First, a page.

TNG: You have said before that your top tip in developing a creative practice is not to panic, and to remember it isn’t a race. Is this a rule you’ve always been able to follow?

LB: No, but I do learn through trial and error, so “not panicking” has developed over time to “see problems for what they are and learn how to adapt or grow new skills.” “Not a race” comes from understanding that there is no competition with others to be the “best” or “fastest” – that challenge of development takes time and I feel it should only be levelled at one’s own trajectory and understanding how you develop to open up possibilities to new ways of creating work.

I am in fact a very slow learner and make many mistakes, however I’m constantly engaged with developing my skill set and artistic voice. Learning doesn’t stop at art college.

TNG: How did you come to settle on your current graphic style?

LB: I’m not sure I am settled… everything is constantly being refined, explored and experimented. I’ve found that the Manimal range of works are visually a challenge so I want the believability of the image to come across as natural as possible. If I add other elements such as Abstraction to the mix the content becomes confused so I keep the images representational… as much as you can with an animal headed human.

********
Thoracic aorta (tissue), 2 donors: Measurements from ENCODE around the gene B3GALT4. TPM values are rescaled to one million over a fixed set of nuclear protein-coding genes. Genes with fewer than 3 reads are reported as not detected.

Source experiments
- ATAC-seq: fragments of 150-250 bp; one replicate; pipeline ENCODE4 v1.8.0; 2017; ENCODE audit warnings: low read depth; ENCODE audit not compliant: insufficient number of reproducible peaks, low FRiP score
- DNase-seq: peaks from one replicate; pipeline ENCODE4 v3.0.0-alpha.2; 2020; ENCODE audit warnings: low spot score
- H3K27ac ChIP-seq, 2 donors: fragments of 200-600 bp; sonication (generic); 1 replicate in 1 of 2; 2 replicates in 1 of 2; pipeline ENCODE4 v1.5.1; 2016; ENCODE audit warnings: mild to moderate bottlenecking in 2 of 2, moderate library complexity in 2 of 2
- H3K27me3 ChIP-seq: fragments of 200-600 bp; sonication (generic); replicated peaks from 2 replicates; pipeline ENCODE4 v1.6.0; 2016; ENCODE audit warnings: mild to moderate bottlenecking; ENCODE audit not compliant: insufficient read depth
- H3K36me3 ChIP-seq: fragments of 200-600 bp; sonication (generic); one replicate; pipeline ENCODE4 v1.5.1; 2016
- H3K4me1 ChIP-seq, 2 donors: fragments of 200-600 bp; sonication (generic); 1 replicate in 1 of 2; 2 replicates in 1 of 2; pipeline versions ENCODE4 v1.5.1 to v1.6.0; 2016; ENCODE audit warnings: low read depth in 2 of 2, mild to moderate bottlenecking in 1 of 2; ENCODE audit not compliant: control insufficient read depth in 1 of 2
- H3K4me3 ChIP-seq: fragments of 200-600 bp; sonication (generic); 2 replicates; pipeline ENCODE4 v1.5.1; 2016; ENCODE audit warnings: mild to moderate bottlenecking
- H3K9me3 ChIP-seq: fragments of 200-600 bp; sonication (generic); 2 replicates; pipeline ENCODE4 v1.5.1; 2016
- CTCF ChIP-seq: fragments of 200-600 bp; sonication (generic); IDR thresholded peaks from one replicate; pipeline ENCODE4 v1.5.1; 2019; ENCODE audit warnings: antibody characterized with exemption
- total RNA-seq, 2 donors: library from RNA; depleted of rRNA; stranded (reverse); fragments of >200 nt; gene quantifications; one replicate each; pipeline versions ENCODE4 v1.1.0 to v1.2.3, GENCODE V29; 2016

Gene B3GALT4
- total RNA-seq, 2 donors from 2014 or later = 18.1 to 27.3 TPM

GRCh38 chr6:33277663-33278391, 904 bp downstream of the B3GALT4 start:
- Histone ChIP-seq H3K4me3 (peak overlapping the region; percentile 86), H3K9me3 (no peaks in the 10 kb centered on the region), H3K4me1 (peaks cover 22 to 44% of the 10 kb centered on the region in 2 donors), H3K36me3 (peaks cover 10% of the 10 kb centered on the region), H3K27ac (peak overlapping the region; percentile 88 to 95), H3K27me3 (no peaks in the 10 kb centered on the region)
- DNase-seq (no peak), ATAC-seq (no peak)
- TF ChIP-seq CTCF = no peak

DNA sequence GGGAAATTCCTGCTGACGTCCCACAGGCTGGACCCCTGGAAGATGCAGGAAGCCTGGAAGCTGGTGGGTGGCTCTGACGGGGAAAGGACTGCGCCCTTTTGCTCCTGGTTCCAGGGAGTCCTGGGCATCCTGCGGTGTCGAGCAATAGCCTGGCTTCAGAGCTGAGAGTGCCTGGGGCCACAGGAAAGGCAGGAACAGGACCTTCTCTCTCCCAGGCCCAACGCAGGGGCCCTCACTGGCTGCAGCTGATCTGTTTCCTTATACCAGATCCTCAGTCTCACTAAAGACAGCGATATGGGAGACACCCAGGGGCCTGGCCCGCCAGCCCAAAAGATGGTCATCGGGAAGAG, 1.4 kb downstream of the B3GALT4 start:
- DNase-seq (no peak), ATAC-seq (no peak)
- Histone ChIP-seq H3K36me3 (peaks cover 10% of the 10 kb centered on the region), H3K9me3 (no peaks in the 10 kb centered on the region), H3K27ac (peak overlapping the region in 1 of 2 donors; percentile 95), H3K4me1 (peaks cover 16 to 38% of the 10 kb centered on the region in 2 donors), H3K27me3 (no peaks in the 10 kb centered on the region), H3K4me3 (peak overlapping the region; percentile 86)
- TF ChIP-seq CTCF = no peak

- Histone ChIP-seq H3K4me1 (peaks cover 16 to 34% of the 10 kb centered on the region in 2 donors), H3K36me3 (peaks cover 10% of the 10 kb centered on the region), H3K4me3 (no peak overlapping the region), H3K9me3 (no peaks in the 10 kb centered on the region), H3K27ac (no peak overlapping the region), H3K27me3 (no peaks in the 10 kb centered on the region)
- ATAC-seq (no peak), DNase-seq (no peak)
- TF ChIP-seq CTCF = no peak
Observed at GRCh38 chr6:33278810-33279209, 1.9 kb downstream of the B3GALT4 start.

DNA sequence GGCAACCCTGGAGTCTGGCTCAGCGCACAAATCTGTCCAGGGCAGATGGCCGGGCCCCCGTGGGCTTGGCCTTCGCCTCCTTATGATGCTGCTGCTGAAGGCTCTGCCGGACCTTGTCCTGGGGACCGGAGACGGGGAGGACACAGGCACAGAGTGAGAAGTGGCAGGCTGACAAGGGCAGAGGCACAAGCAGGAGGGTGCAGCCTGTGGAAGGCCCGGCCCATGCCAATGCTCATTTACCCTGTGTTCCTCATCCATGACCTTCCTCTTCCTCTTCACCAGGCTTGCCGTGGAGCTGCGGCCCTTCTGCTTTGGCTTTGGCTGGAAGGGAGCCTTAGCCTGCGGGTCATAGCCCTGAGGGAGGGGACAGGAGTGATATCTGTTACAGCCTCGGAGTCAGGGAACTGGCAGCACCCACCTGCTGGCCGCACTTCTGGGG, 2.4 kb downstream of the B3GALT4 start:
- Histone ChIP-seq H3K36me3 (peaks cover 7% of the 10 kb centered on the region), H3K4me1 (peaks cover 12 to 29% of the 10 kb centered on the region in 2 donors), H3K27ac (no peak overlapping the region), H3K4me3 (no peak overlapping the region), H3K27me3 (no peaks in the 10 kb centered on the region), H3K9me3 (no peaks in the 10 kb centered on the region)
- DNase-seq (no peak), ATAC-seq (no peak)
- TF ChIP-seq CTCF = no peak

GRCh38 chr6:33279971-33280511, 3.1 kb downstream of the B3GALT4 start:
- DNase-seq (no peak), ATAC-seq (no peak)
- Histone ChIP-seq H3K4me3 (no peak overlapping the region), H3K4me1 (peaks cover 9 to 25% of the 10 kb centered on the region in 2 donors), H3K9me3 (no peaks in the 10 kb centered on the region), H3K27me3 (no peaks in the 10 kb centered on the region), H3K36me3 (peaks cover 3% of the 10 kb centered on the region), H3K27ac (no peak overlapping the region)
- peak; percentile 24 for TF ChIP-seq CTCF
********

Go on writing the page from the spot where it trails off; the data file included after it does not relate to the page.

Four “Manimal” portraits. L to R: Nirvana?No Time To WaitDon’t Stumble and Braced, all by Lee Boyd. Original pieces graphite on paper, each 20×16 inches unframed. 

ANV: What major themes do you aim to pursue in your work?

LB: My reflection on how and why people do the things they do. It’s a simple process of musing over how I see things and how collectively we may see things. Again, it’s a huge subject constantly throwing up contradictions to itself.

ANV: What key characteristics do you think are necessary for an artist to be successful in their career? 

LB: Integrity, passion, work ethic. More so now than ever, communication – something that’s always a challenge to us all – and… Luck. However, I do think the more you work at putting your work in places to receive luck, the more likely you are to receive it.

Warren of Friends by Lee Boyd. A4. 

ANV: What has been the best advice given to you as an artist?

LB: “Try this”… just experimenting and knowledge sharing and repeat until you start answering the images you want to create.

ANV: How do you find working as an artist in Northern Ireland? Are there any emerging NI artists you’re excited about right now?